Endurance Diet vs. strength training/HIIT Diet: What I’ve learned.

Endurance Diet vs. strength training/HIIT Diet: What I’ve learned.

In January 2016 I decided to try a crazy thing and follow a specific workout program and nutrition plan. Because what could it hurt?? I ended up loving the nutrition plan and workouts, I found them both sustainable for long term – I lost 20 lbs in four months and have kept it off for over a year and a half now. With my new found fitness regime, it gave me the confidence to do something I never would have attempted to do before but always wanted to – run a marathon.

I ran several half marathons in the past but always got EXTREMELY burnt out running and usually gained weight afterwards because I didn’t want to run for a period of time afterwards. And honestly, in the last 10 years or so, running was always the best way to lose weight that I knew of so I kept going back to it. Now I didn’t need to do it to lose weight; and I had a fallback workout regime for when I needed a break from running. So I ran my first marathon in March 2017!

I was planning to do it once and never again, but before the pain in my legs even subsided I signed up for the same marathon for next year. Because I knew the first one wasn’t my best effort. I felt I had a lot to learn and could do it better and run it stronger; and I wanted to feel good finishing (not sure that’s possible for a marathon, but I’m going to try!!).

This time around, I’m doing things differently. I really struggled for a lot of my long runs marathon training – fatigue, low energy, dead legs. A number of things contributed to this for me, with incorrect fueling before and during running chalking up as numero uno. I read the book recently called The Endurance Diet by Matt Fitzgerald, which talks about the diet of elite athletes – which coincidentally is the same across all continents. They all eat well and eat a diet heavy in carbohydrates. Obviously I am not an elite athlete, I am in the recreational category – but he lays a persuasive argument for the benefits of such a diet and why recreational runners can benefit as well. I’m not going to outline it here, but his research is substantial and definitely convinced me that carb heavy was the way to go. Not just any carbs – think clean eating/whole foods/whole grains/fruit/ oatmeal/potatoes, not sugary cereals or desserts. He outlines the specific food types and many examples of things different athletes eat in his book.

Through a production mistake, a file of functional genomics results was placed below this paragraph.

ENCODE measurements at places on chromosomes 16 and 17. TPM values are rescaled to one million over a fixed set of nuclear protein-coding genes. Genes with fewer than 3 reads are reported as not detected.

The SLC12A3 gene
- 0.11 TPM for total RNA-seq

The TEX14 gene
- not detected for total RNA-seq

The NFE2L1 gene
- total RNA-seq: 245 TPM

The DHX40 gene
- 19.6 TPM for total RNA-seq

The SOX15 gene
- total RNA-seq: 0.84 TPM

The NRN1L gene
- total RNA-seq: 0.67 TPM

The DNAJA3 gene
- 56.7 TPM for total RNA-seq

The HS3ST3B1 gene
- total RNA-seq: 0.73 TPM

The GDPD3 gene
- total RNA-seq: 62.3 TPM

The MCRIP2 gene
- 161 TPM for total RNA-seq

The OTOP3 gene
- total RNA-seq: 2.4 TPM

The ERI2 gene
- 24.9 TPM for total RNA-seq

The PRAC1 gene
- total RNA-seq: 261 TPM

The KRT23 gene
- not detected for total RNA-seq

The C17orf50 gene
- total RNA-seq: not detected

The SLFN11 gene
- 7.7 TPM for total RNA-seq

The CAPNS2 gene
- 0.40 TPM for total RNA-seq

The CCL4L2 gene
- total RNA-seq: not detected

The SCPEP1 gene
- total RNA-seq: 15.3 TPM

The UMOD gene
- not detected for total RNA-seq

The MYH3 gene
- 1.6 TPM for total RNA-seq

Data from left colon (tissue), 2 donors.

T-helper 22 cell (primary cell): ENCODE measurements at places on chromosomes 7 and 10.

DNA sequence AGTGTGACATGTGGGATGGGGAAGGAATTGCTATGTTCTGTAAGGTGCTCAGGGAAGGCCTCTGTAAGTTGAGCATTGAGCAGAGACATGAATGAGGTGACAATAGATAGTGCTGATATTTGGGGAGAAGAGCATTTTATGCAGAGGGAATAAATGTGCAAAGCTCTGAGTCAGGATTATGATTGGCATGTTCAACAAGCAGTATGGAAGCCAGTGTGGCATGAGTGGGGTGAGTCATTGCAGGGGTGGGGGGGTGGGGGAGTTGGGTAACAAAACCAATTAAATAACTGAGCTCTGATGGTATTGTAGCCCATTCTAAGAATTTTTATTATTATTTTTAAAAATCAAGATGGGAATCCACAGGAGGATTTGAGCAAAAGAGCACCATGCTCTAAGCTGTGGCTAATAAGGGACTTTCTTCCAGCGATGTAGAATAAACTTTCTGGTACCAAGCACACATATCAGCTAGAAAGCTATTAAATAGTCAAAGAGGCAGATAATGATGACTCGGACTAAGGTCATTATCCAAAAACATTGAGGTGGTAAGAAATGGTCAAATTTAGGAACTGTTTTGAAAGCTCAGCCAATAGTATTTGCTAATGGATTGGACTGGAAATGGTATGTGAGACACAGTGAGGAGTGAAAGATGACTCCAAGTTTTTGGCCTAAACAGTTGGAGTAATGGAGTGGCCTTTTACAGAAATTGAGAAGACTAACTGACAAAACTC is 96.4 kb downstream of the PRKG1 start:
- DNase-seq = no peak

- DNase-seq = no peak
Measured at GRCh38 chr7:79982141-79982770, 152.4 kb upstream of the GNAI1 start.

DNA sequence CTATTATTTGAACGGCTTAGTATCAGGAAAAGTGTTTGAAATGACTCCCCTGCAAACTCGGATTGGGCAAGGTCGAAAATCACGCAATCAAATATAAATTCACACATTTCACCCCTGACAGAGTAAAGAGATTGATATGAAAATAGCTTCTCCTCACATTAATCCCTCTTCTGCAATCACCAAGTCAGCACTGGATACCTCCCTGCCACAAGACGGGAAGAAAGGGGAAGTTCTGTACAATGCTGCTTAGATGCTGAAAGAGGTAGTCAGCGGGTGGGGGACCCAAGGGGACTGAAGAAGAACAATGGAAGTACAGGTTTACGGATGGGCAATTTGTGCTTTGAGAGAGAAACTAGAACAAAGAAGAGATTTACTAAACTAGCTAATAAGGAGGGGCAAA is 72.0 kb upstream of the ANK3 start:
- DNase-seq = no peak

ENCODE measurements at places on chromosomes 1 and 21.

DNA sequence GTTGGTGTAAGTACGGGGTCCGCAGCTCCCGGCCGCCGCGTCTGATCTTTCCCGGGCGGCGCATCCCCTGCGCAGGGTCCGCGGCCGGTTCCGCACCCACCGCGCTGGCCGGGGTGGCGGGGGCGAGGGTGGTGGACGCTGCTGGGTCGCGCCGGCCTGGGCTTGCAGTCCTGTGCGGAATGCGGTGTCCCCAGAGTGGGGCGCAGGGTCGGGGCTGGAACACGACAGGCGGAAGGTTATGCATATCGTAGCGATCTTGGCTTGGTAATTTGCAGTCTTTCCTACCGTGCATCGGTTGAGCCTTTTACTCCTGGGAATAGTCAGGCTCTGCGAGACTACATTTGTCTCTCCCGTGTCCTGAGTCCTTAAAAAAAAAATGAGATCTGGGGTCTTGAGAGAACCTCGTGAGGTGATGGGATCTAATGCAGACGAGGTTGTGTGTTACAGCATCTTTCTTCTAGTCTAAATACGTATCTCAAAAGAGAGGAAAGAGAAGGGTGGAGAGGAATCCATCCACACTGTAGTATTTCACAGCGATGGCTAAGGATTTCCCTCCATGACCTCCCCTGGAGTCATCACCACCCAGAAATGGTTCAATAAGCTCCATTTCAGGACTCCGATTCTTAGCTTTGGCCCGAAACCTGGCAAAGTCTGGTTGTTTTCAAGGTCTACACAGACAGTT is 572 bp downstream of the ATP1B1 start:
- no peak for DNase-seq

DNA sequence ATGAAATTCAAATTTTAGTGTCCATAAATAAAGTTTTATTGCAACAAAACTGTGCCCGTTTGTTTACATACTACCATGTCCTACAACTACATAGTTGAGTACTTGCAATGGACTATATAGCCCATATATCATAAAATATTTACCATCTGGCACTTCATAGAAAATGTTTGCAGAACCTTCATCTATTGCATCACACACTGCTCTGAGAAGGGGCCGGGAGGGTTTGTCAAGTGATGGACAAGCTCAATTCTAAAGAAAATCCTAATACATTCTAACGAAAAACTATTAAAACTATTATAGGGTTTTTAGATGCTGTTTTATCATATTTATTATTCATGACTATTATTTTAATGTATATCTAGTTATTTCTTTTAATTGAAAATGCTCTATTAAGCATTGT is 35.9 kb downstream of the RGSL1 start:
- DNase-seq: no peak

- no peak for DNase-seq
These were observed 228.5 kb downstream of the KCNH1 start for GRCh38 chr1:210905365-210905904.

healthy carbs
Some healthy carb examples – beans, brown rice, potatoes, fruit.

I have further proof of this diet working – coincidentally, I followed it in high school. I did fairly well running cross country in high school, and my best year was my freshman year (26th in the Pennsylvania State Championship) where I followed a very strict diet of my own choosing. I don’t know how I came up with this, but I pretty much ate exactly the same high carb foods every day with little variation: a low sugar cereal for breakfast with milk. For lunch: juice, bagel with cream cheese, fruit and pretzels (hello carbs). Dinner was usually a protein, carb, and vegetable. I abstained from the majority of desserts and ate more fruit if I was hungry. After my freshman year, for whatever reason I lightened up on my diet and began including some unhealthier carbs; and in looking back I think diet was a contributing factor to my performance dropping. I still did well but not at the same level as that first year.

Matt Fitzgerald also talks about training in his book; and how most elite athletes do 80-90% of their training at a low intensity and only a small amount at a high to moderate intensity. Which was very surprising, but again – my high school cross country years came back to support. All I did for training during that time was consistently run 3-6 miles at a comfortable pace. Yes, during the season my coach incorporated speed and hill work, but my foundation during the summer was set with low intensity runs. And it worked.